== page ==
Happiness, Will You Know It When You See It?

Happiness
A key to success is recognizing happiness and defining what it means for you.

 

EDITOR’S NOTE: This is part three of a three-part series about the impact of fear and happiness on your ability to achieve success. Read part one here and part two here.

If I asked you to describe happiness, what would you describe? Stop and try to think about this question for a moment before reading on.

Happiness seems to have many definitions and descriptions. It is broadly defined as a sense of well-being that includes experiencing a variety of emotions such as joy, satisfaction, contentment and physical sensations such as pleasure, relaxation and comfort. But is happiness as simple as the experience of pleasure or an absence of fear? Is a life of pleasure a life of happiness? Is a life without fear a life of happiness? It is difficult to answer, isn’t it?

Today there is just so much talk about happiness and unhappiness—about who is happy and who is not, and about the constant pursuit of happiness. Frequently I hear people say that if only they could quit their jobs, tell their bosses off, leave their spouses, buy new houses, get into better shape or get more money, they would be happy. But how often does this work? Once the pleasure of leaving your job or spouse passes, do you necessarily remain happy, or do you find yourself once again looking for happiness? You often hear someone express happiness after having a great meal, playing a great game or having great sex. The trouble with happiness as pleasure is that once we experience something repeatedly, our brains become accustomed to it and, unfortunately, it loses the ability to provide us with enough pleasure in the future. This means that we must always find new ways to achieve pleasure or we feel let down the next time, so too much pleasure may not really lead to happiness.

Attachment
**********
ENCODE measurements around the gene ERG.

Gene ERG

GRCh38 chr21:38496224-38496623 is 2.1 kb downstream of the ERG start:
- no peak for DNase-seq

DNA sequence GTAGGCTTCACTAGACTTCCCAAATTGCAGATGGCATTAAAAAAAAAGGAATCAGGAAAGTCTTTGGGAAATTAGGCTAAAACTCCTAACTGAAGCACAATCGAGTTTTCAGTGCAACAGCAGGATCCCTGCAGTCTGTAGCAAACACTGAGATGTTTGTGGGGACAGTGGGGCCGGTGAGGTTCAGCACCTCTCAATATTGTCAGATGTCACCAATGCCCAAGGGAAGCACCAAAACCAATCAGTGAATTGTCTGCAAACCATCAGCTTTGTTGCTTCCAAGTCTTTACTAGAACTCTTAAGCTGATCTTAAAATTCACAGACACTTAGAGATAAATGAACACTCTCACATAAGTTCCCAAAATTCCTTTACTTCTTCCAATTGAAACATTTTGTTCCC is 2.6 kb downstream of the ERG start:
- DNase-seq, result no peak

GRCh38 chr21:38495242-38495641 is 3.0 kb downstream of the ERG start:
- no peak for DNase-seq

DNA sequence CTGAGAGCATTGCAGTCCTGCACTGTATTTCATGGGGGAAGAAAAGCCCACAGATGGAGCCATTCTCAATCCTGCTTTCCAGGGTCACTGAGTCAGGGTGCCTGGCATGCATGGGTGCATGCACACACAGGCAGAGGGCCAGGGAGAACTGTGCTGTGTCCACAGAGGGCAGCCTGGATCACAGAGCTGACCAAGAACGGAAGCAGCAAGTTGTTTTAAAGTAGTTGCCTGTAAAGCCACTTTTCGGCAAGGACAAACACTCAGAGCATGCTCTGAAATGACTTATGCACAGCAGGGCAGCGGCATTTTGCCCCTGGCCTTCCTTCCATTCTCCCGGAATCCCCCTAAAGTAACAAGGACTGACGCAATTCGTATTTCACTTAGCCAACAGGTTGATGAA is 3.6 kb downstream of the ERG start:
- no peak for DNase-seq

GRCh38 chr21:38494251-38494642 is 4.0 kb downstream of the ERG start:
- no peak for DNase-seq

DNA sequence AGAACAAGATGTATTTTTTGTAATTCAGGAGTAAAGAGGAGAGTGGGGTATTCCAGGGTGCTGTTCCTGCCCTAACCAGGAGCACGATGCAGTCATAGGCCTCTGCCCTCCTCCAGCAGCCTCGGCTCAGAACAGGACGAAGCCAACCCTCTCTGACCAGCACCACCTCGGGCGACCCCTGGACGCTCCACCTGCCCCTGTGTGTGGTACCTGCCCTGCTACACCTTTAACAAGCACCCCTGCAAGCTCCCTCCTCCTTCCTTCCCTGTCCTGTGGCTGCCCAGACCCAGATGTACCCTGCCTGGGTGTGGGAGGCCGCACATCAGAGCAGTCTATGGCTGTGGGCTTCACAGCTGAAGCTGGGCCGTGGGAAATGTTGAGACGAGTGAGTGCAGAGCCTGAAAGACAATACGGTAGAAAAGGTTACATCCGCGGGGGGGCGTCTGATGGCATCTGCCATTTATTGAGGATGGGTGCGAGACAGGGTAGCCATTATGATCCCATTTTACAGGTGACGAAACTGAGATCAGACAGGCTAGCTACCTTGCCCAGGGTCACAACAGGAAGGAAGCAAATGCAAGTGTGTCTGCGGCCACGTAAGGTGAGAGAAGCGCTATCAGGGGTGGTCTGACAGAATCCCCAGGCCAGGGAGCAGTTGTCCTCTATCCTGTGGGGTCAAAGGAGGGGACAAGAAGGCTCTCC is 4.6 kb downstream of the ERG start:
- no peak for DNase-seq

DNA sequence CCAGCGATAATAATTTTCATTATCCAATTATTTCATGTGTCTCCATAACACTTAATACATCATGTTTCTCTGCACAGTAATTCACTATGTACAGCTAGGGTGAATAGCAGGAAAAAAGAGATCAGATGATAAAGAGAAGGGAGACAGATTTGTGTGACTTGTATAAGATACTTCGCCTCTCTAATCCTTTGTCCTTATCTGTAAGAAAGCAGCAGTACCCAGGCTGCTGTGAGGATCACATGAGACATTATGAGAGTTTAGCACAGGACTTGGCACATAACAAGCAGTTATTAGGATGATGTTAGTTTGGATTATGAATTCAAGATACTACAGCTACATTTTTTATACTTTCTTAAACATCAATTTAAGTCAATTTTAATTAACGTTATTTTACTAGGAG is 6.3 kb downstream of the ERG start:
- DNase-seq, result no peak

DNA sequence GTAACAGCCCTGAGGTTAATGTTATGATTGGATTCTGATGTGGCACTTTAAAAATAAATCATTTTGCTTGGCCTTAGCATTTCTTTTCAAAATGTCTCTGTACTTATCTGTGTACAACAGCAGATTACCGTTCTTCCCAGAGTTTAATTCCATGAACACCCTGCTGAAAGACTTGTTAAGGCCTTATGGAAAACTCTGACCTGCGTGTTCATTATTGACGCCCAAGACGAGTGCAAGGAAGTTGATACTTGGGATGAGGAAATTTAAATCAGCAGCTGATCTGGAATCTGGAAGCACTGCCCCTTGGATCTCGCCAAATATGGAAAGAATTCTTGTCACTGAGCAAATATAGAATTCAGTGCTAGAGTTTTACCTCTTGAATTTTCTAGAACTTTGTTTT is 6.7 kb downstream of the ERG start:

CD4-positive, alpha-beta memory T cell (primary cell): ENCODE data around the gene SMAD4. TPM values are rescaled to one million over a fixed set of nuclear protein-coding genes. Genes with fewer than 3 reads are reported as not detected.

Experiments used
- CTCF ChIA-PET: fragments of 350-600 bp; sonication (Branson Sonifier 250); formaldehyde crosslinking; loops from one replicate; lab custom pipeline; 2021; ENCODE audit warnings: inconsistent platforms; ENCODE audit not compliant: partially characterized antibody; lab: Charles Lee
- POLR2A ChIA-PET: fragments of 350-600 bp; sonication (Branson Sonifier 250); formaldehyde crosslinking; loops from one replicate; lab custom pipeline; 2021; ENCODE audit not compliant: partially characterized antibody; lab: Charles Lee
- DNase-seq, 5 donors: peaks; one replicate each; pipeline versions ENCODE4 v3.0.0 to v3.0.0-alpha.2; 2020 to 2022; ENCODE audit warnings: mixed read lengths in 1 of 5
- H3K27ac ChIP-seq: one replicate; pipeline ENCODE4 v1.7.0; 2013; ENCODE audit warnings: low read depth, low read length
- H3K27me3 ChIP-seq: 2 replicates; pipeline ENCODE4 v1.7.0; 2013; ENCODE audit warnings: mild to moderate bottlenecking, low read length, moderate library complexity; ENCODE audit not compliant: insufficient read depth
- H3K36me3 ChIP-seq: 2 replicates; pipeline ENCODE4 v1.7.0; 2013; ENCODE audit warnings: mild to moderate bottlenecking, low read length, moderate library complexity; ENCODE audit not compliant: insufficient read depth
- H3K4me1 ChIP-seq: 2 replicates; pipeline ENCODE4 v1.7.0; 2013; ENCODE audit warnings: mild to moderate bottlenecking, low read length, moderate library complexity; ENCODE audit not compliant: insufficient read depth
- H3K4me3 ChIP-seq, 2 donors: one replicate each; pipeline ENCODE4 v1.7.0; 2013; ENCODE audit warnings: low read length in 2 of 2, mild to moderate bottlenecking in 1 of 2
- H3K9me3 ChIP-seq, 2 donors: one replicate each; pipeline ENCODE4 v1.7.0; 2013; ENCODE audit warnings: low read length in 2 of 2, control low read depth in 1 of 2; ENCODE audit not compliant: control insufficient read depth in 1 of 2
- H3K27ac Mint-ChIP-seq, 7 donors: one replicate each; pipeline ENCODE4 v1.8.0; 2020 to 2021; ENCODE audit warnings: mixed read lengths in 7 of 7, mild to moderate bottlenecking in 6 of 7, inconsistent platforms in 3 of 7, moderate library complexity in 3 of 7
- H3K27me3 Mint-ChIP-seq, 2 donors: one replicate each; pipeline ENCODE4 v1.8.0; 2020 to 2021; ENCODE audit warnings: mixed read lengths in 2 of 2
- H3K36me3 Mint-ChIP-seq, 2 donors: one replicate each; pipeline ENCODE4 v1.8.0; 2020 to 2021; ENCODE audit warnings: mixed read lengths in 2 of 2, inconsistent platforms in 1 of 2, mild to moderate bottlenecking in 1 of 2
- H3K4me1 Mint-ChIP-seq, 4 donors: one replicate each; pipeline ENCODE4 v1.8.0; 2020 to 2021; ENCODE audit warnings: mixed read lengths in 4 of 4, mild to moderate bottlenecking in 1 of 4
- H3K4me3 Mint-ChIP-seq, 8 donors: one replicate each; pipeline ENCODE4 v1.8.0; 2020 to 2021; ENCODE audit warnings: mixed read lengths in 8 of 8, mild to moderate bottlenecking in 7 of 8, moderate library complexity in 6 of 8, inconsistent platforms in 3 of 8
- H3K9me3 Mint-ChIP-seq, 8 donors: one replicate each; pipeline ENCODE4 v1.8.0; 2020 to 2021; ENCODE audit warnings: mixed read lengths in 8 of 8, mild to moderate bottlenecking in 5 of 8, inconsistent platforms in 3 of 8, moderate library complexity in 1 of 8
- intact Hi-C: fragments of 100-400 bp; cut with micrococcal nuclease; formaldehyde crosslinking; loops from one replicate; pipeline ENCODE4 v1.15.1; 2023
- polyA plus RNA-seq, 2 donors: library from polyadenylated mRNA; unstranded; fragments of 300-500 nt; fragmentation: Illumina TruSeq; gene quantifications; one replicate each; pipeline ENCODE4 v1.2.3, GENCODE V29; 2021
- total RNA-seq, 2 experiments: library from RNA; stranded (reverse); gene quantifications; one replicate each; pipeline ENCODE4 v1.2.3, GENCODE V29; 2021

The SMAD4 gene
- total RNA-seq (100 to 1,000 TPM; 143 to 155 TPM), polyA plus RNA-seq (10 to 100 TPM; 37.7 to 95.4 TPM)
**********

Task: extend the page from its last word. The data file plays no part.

A Personal Definition

How often have you sat down and considered what happiness means to you: what it would look or feel like? Many people define happiness as achieving success—financial, business, professional and personal success. But what exactly is success: how much success and how often? If you win a coveted achievement today, will it make you happy tomorrow? If you do not win a coveted award ever, if you do not achieve financial independence or find a gorgeous new spouse, if your business does not make you a multimillionaire, does that mean you will never become really happy? We all know of people who have the resources to provide a life of pleasure and success, and yet we know that many of these people do not report being happy all of the time or even most of the time.

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